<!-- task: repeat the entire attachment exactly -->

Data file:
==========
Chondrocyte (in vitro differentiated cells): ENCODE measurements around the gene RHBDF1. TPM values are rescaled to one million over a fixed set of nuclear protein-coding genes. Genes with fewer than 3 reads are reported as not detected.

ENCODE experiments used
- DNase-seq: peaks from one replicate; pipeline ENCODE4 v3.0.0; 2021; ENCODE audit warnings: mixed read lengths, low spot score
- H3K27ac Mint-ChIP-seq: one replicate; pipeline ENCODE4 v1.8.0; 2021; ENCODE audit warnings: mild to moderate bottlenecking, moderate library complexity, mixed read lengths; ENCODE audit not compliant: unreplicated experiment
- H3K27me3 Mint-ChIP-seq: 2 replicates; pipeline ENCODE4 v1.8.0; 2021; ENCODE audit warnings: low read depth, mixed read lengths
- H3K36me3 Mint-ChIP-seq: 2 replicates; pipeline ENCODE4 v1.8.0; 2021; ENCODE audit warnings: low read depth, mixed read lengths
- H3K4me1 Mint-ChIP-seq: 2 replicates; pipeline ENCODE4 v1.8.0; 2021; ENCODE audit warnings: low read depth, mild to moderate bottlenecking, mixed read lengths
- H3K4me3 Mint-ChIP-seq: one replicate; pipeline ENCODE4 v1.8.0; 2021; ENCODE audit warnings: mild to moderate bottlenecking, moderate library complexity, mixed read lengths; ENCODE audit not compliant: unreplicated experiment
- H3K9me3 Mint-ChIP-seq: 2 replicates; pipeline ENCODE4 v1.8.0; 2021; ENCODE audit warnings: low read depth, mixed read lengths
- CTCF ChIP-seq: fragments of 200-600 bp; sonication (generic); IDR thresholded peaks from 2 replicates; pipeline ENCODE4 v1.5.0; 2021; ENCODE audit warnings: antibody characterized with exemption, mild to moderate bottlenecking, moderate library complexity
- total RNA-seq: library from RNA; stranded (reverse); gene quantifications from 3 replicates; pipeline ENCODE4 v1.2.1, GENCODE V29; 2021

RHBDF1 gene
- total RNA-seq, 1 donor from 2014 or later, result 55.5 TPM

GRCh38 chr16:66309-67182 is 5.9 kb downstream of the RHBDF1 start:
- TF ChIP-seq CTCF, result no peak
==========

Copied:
Chondrocyte (in vitro differentiated cells): ENCODE measurements around the gene RHBDF1. TPM values are rescaled to one million over a fixed set of nuclear protein-coding genes. Genes with fewer than 3 reads are reported as not detected.

ENCODE experiments used
- DNase-seq: peaks from one replicate; pipeline ENCODE4 v3.0.0; 2021; ENCODE audit warnings: mixed read lengths, low spot score
- H3K27ac Mint-ChIP-seq: one replicate; pipeline ENCODE4 v1.8.0; 2021; ENCODE audit warnings: mild to moderate bottlenecking, moderate library complexity, mixed read lengths; ENCODE audit not compliant: unreplicated experiment
- H3K27me3 Mint-ChIP-seq: 2 replicates; pipeline ENCODE4 v1.8.0; 2021; ENCODE audit warnings: low read depth, mixed read lengths
- H3K36me3 Mint-ChIP-seq: 2 replicates; pipeline ENCODE4 v1.8.0; 2021; ENCODE audit warnings: low read depth, mixed read lengths
- H3K4me1 Mint-ChIP-seq: 2 replicates; pipeline ENCODE4 v1.8.0; 2021; ENCODE audit warnings: low read depth, mild to moderate bottlenecking, mixed read lengths
- H3K4me3 Mint-ChIP-seq: one replicate; pipeline ENCODE4 v1.8.0; 2021; ENCODE audit warnings: mild to moderate bottlenecking, moderate library complexity, mixed read lengths; ENCODE audit not compliant: unreplicated experiment
- H3K9me3 Mint-ChIP-seq: 2 replicates; pipeline ENCODE4 v1.8.0; 2021; ENCODE audit warnings: low read depth, mixed read lengths
- CTCF ChIP-seq: fragments of 200-600 bp; sonication (generic); IDR thresholded peaks from 2 replicates; pipeline ENCODE4 v1.5.0; 2021; ENCODE audit warnings: antibody characterized with exemption, mild to moderate bottlenecking, moderate library complexity
- total RNA-seq: library from RNA; stranded (reverse); gene quantifications from 3 replicates; pipeline ENCODE4 v1.2.1, GENCODE V29; 2021

RHBDF1 gene
- total RNA-seq, 1 donor from 2014 or later, result 55.5 TPM

GRCh38 chr16:66309-67182 is 5.9 kb downstream of the RHBDF1 start:
- TF ChIP-seq CTCF, result no peak